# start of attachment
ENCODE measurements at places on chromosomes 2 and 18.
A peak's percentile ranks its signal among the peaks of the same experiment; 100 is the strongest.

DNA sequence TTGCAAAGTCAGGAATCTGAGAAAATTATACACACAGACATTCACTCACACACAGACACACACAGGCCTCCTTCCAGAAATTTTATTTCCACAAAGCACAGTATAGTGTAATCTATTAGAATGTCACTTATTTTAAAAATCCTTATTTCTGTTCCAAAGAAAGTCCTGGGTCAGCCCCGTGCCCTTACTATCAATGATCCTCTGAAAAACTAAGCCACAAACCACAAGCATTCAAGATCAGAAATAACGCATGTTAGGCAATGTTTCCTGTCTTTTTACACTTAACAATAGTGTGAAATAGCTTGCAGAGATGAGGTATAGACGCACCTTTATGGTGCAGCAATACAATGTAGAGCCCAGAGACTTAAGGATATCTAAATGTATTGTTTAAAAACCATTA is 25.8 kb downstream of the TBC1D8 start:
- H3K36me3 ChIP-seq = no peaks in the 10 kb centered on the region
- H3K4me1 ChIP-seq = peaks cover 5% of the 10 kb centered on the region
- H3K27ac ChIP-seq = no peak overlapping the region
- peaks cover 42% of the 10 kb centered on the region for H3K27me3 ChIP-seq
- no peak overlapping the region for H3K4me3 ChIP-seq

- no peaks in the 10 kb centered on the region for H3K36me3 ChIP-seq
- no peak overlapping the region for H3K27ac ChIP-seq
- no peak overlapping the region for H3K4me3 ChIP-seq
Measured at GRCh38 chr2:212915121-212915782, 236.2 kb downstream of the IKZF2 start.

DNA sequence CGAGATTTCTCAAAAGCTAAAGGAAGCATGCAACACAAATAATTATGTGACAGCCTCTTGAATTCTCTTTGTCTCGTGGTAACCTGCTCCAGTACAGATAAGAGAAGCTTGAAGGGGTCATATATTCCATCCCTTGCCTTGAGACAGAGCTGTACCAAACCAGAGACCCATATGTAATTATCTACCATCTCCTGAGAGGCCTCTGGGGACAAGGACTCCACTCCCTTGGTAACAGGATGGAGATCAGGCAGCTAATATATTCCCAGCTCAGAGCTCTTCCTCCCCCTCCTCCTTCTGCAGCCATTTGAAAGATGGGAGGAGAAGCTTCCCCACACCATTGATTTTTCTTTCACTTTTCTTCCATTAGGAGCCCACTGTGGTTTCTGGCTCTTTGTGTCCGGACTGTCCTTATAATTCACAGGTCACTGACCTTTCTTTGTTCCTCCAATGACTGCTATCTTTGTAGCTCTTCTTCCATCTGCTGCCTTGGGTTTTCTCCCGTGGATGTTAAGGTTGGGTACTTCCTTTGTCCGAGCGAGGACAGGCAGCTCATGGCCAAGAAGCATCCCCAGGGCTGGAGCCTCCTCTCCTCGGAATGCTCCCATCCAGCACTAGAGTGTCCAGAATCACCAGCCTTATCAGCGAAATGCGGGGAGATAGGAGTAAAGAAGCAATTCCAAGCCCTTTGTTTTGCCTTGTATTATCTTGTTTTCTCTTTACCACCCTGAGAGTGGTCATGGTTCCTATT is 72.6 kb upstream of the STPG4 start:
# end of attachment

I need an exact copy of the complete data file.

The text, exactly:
ENCODE measurements at places on chromosomes 2 and 18.
A peak's percentile ranks its signal among the peaks of the same experiment; 100 is the strongest.

DNA sequence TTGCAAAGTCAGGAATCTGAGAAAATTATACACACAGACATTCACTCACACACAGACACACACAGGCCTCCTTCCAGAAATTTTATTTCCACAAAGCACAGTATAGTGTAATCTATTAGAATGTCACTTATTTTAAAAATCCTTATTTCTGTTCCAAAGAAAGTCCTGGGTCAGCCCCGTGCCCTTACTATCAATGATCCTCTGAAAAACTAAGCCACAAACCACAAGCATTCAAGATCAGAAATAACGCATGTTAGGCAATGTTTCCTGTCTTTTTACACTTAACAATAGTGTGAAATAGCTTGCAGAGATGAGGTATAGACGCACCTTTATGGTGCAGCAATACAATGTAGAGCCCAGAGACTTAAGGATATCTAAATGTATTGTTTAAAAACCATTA is 25.8 kb downstream of the TBC1D8 start:
- H3K36me3 ChIP-seq = no peaks in the 10 kb centered on the region
- H3K4me1 ChIP-seq = peaks cover 5% of the 10 kb centered on the region
- H3K27ac ChIP-seq = no peak overlapping the region
- peaks cover 42% of the 10 kb centered on the region for H3K27me3 ChIP-seq
- no peak overlapping the region for H3K4me3 ChIP-seq

- no peaks in the 10 kb centered on the region for H3K36me3 ChIP-seq
- no peak overlapping the region for H3K27ac ChIP-seq
- no peak overlapping the region for H3K4me3 ChIP-seq
Measured at GRCh38 chr2:212915121-212915782, 236.2 kb downstream of the IKZF2 start.

DNA sequence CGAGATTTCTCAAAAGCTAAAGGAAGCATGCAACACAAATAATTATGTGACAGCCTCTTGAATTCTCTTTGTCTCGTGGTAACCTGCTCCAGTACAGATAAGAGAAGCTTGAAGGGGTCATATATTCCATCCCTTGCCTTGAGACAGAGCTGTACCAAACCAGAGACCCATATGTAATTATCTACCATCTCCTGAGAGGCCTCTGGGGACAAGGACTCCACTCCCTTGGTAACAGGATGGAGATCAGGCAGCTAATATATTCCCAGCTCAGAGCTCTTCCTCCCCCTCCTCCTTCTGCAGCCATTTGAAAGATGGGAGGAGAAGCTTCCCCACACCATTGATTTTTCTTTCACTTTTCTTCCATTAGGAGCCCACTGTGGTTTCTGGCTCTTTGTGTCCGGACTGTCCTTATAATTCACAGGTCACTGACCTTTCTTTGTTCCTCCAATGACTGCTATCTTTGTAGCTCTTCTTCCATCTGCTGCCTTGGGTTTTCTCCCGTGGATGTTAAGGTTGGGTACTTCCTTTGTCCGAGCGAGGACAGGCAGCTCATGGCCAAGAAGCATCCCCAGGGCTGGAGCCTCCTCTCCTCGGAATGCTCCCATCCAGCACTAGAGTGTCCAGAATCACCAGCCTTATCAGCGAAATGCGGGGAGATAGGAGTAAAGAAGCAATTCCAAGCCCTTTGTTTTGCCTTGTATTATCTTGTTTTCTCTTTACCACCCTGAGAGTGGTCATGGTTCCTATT is 72.6 kb upstream of the STPG4 start: